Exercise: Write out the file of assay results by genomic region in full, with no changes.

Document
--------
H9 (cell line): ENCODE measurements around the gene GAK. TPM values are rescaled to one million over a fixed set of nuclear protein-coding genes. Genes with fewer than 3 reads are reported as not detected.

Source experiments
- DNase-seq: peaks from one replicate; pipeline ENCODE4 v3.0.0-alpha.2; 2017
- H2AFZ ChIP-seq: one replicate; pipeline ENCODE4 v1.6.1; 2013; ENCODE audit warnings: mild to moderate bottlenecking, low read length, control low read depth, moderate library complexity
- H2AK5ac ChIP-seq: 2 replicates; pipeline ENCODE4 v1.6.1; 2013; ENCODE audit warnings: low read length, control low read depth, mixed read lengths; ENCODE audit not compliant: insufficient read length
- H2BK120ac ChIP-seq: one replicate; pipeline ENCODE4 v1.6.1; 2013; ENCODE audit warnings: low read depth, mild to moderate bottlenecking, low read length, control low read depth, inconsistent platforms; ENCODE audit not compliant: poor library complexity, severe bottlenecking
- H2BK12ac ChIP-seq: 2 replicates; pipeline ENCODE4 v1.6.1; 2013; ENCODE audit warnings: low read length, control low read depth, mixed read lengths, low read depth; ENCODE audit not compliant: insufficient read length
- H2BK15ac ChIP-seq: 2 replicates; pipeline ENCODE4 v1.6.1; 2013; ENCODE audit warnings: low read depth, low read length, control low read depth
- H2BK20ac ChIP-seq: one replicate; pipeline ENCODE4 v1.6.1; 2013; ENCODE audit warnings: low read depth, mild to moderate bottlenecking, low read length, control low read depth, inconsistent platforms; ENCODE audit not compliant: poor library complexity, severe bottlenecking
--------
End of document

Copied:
H9 (cell line): ENCODE measurements around the gene GAK. TPM values are rescaled to one million over a fixed set of nuclear protein-coding genes. Genes with fewer than 3 reads are reported as not detected.

Source experiments
- DNase-seq: peaks from one replicate; pipeline ENCODE4 v3.0.0-alpha.2; 2017
- H2AFZ ChIP-seq: one replicate; pipeline ENCODE4 v1.6.1; 2013; ENCODE audit warnings: mild to moderate bottlenecking, low read length, control low read depth, moderate library complexity
- H2AK5ac ChIP-seq: 2 replicates; pipeline ENCODE4 v1.6.1; 2013; ENCODE audit warnings: low read length, control low read depth, mixed read lengths; ENCODE audit not compliant: insufficient read length
- H2BK120ac ChIP-seq: one replicate; pipeline ENCODE4 v1.6.1; 2013; ENCODE audit warnings: low read depth, mild to moderate bottlenecking, low read length, control low read depth, inconsistent platforms; ENCODE audit not compliant: poor library complexity, severe bottlenecking
- H2BK12ac ChIP-seq: 2 replicates; pipeline ENCODE4 v1.6.1; 2013; ENCODE audit warnings: low read length, control low read depth, mixed read lengths, low read depth; ENCODE audit not compliant: insufficient read length
- H2BK15ac ChIP-seq: 2 replicates; pipeline ENCODE4 v1.6.1; 2013; ENCODE audit warnings: low read depth, low read length, control low read depth
- H2BK20ac ChIP-seq: one replicate; pipeline ENCODE4 v1.6.1; 2013; ENCODE audit warnings: low read depth, mild to moderate bottlenecking, low read length, control low read depth, inconsistent platforms; ENCODE audit not compliant: poor library complexity, severe bottlenecking